Self-folding micropatterned polymeric containers
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We demonstrate self-folding of precisely patterned, optically transparent, all-polymeric containers and describe their utility in mammalian cell and microorganism encapsulation and culture. The polyhedral containers, with SU-8 faces and biodegradable polycaprolactone (PCL) hinges, spontaneously assembled on heating. Self-folding was driven by a minimization of surface area of the liquefying PCL hinges within lithographically patterned two-dimensional (2D) templates. The strategy allowed for the fabrication of containers with variable polyhedral shapes, sizes and precisely defined porosities in all three dimensions. We provide proof-of-concept for the use of these polymeric containers as encapsulants for beads, chemicals, mammalian cells and bacteria. We also compare accelerated hinge degradation rates in alkaline solutions of varying pH. These optically transparent containers resemble three-dimensional (3D) micro-Petri dishes and can be utilized to sustain, monitor and deliver living biological components.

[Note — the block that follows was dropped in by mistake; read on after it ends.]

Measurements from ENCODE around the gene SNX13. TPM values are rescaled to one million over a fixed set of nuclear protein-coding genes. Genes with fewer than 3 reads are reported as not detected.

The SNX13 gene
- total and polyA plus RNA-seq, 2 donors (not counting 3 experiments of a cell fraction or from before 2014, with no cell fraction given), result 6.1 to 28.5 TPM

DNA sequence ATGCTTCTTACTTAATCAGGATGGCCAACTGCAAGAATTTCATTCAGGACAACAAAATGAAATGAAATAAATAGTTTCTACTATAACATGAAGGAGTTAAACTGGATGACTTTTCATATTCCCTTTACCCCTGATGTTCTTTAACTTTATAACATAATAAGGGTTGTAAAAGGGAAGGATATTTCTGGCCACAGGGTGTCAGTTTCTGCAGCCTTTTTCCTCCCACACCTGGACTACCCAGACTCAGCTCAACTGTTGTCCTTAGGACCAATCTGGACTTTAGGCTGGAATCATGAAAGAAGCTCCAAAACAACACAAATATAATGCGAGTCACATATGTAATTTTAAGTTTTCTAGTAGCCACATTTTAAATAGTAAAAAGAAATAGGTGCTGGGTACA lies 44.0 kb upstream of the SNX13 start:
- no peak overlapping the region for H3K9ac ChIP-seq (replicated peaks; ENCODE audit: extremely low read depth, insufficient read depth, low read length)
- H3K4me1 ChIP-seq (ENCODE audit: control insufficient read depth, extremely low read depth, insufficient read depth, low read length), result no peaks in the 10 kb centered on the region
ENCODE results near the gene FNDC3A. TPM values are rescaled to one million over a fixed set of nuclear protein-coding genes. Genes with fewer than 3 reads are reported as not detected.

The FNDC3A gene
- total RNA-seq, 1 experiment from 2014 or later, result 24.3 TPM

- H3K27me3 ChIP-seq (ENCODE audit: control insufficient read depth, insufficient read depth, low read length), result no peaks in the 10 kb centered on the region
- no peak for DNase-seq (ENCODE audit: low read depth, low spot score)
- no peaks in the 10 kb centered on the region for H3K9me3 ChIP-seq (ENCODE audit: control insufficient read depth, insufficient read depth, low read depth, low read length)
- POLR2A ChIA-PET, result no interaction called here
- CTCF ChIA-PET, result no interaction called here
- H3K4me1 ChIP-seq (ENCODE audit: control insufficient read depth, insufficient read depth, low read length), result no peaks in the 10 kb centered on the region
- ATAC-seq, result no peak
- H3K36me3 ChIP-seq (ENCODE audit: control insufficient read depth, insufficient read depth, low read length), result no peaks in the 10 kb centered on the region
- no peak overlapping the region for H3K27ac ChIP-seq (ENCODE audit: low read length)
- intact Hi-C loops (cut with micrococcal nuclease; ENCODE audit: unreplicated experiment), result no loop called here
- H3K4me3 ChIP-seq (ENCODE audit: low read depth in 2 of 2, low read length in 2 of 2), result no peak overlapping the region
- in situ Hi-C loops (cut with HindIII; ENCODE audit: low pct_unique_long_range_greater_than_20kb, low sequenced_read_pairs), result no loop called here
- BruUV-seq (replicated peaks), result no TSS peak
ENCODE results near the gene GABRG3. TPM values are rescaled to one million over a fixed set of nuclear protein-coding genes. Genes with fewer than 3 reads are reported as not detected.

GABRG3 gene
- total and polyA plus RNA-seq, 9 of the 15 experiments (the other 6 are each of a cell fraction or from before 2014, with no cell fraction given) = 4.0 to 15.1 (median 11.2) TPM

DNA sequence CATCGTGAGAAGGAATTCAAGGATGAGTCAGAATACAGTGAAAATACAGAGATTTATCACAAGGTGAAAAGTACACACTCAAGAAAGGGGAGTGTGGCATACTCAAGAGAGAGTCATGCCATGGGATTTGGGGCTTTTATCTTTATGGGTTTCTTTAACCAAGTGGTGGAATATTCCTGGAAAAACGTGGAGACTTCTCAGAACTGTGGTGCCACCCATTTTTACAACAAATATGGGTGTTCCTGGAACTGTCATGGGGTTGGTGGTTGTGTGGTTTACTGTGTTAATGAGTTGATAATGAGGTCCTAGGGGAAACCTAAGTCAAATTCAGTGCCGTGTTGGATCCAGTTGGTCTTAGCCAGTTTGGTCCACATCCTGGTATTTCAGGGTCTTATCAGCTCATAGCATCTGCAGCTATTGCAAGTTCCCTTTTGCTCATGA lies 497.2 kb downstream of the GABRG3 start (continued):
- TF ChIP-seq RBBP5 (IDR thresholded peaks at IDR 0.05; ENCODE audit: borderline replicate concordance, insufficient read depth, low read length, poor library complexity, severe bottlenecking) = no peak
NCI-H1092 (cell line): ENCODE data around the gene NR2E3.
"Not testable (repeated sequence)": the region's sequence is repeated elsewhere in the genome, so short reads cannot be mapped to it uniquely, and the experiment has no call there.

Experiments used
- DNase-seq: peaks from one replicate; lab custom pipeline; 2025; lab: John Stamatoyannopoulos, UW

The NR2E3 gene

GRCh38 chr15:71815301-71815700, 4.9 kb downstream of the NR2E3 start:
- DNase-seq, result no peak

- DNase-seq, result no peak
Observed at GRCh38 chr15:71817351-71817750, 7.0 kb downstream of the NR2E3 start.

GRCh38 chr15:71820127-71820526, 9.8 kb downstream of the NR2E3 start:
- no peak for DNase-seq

KeywordsCell encapsulation therapy Tissue engineering Drug delivery Microcontainers Lithography Bio-MEMS
We acknowledge Christina Randall for providing the beta cells used in this study and Jatinder Randhawa for valuable discussions on self-assembly of larger-scale scaffolds. We also thank Madeline Cohn for her part in early experimental work with the polymeric containers. This research was supported by the NIH Director’s New Innovator Award Program, part of the NIH Roadmap for Medical Research, Grant No. 1-DP2-OD004346-01, DP2-OD004346-01S1, the Iacocca Family Foundation and the Camille & Henry Dreyfus Foundation.
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